Poinsettias | Mexico | Living in Mexico


Christmas is less than a month away. In the States, growers have been altering the day/night cycle in their greenhouses to fool this year's crop of poinsettias into throwing their showy red bracts.


Over the years, I've bought countless numbers of these living Christmas decorations. They add spectacular color and a festive air wherever you see them.

Sometimes after New Year's Eve, I've tried to keep one or two alive for the next holiday season, but they always died. Maybe I gave them too much water. Or kept them too warm. Or too cold. Maybe they're just florists' plants propagated for brief display, unable to sustain longer lives.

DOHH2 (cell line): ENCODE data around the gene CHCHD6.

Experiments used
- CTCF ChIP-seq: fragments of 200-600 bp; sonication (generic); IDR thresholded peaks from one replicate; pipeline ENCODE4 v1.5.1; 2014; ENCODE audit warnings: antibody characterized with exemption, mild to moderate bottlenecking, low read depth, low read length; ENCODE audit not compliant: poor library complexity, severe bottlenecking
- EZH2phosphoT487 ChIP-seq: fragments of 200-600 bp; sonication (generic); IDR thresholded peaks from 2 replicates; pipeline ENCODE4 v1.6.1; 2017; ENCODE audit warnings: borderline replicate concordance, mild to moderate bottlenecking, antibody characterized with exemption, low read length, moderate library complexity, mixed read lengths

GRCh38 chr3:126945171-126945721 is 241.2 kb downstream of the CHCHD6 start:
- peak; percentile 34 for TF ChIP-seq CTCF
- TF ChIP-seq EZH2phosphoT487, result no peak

Maybe they don't like living in gringo-land.

Poinsettias originated in Mexico, where they are called Flor de Nochebuena—the Christmas Eve flower. This time of year, you see them all over, wearing their winter colors.

No tender hothouse plants, these: they grow in the toughest of conditions, becoming as much as ten feet tall.


Finding the beauty of Mexico requires seeing past decay and litter. As I look toward this trashy yard, what catches my eye is not heaps of junk or carcasses of old cars, but brilliant layers of red, elegantly shimmering, somehow enhanced by the drab surroundings.